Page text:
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Heroin Withdrawal: Signs + Symptoms
If you or someone you love enters treatment or has been unable to obtain more heroin for a prolonged period, withdrawal symptoms can start to show as the body tries to physically adjust to not having the drug. Along with intense heroin cravings, heroin addicts are known to experience:
- Heavy sweating
- Intense bone and muscle aches
These physiological symptoms sometimes lead a person to cry incessantly or display anger. Many heroin users who go through withdrawal also report feeling feverish and nauseous and have trouble sleeping.
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Let AmHealth’s Addiction Treatment Program Help You Today
Fortunately, there is hope for people who want to quit using heroin and lead sober lives. The treatment programs at AmHealth Behavioral can help you or a loved one break free from heroin dependency safety and provide tools and support to minimize the chances of relapsing. AmHealth Behavioral program options include:
Detox – As the body begins to detoxify itself of the drug, the detox program is designed to help clients adjust to the physical and psychological effects. Since heroin effects people differently, this medically supervised program includes plans that are based on each person’s unique genetic metabolic profile to help clients detox safely and experience the best results. Clients are usually advised to stay three to ten days to complete the program.
Intensive Outpatient – With the help of experts, you or your loved one can complete this program without being required to stay overnight at the facility or in a hospital. AmHealth Behavioral has designed an intensive outpatient program that challenges the norm and uses more innovative methods to help each person achieve greater success. Treatment methods that are designed to reprogram the neuropathways in the brain include ACT, CBT, DBT and motivational interviewing.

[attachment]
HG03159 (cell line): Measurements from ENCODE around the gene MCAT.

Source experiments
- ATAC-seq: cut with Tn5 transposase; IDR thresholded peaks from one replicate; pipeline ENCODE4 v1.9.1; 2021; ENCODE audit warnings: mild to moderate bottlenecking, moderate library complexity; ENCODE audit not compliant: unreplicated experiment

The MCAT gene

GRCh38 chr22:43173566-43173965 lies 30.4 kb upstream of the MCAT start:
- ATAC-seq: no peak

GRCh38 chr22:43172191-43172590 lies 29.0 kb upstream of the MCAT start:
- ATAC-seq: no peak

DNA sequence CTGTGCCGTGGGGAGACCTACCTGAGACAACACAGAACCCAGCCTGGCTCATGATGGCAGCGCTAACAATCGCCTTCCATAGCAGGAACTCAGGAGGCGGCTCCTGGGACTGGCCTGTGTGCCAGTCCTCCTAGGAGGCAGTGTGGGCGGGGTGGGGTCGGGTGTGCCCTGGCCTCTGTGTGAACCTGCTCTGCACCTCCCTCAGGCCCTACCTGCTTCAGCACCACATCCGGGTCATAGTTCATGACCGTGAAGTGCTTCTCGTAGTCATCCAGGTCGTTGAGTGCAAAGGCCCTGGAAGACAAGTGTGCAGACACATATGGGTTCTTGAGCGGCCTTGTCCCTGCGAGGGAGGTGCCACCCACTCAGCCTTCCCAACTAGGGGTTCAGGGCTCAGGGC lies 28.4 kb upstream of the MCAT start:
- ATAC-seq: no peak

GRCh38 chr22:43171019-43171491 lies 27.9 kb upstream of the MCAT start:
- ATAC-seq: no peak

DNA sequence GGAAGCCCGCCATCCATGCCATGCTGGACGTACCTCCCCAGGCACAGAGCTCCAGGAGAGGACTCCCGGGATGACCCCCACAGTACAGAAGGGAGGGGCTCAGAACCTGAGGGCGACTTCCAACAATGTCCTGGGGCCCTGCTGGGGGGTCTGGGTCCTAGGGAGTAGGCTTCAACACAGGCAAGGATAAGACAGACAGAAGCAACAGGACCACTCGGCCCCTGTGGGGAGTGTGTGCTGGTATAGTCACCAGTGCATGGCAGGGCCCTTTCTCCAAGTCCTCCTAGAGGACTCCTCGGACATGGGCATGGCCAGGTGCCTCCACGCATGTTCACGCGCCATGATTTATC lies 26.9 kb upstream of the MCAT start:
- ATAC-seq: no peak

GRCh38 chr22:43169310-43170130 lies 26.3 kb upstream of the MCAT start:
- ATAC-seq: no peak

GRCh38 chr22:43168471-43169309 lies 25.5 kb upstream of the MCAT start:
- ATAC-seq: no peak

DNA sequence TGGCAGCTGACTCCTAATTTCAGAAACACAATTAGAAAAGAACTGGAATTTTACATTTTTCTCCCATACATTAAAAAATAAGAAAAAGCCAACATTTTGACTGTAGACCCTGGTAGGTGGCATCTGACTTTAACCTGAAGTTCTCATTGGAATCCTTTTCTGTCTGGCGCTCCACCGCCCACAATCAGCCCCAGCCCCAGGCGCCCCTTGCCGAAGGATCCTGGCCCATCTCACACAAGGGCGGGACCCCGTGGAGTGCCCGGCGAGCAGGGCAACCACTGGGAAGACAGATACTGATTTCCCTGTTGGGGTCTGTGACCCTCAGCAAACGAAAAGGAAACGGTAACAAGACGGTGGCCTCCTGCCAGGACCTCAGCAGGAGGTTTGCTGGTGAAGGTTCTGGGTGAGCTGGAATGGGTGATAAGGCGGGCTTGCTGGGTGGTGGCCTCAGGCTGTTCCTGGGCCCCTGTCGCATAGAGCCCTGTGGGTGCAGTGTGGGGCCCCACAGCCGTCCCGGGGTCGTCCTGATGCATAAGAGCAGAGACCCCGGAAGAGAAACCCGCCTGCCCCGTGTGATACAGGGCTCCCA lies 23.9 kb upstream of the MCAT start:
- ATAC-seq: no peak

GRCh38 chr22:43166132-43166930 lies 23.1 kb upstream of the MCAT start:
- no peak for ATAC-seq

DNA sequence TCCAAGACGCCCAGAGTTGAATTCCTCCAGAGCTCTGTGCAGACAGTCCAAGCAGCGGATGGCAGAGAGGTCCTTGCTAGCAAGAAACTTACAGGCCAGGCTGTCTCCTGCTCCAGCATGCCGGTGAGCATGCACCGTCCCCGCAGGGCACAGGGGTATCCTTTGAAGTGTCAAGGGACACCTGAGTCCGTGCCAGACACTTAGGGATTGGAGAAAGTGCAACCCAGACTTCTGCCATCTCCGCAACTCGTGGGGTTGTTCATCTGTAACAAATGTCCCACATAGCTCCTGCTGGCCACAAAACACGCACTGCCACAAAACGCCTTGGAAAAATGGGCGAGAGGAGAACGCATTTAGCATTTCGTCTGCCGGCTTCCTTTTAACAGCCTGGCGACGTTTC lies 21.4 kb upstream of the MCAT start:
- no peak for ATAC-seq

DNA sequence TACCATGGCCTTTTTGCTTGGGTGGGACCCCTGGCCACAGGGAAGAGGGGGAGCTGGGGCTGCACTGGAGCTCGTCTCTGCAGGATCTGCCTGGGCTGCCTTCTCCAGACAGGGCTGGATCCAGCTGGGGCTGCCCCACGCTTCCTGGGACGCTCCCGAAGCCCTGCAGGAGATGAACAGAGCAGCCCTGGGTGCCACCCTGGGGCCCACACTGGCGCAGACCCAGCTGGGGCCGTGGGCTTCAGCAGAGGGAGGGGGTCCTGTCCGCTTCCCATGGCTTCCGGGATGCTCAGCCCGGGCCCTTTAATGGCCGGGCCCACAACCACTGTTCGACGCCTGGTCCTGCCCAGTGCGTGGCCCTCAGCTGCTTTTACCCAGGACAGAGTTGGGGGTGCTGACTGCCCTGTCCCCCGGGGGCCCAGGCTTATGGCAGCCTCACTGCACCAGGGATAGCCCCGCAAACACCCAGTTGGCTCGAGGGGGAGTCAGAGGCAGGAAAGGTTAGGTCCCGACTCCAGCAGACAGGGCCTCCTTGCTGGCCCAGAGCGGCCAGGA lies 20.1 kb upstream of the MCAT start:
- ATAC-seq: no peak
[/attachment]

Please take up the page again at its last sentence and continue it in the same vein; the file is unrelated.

Partial Hospitalization – Clients who need more medical supervision because they are likely to experience more severe withdrawal symptoms or have other medical concerns are advised to enroll in this program. The partial hospitalization program can also provide you or a loved one with a team of addiction treatment experts who can offer the right amount of support and guidance for a full recovery.
Residential Treatment Program – Once drug withdrawal is complete, recovery can continue in the residential treatment program. This program allows clients to stay in a state-of-the-art facility to build a strong base to continue leading a sober lifestyle. AmHealth Behavioral staff members continue to monitor the wellbeing of each person who enters this program to monitor progress throughout the 30- to 90-day period.
Whether you or a close friend or family member struggle with an addiction to heroin, AmHealth Behavioral is open to provide the care and treatment to help get life back on track.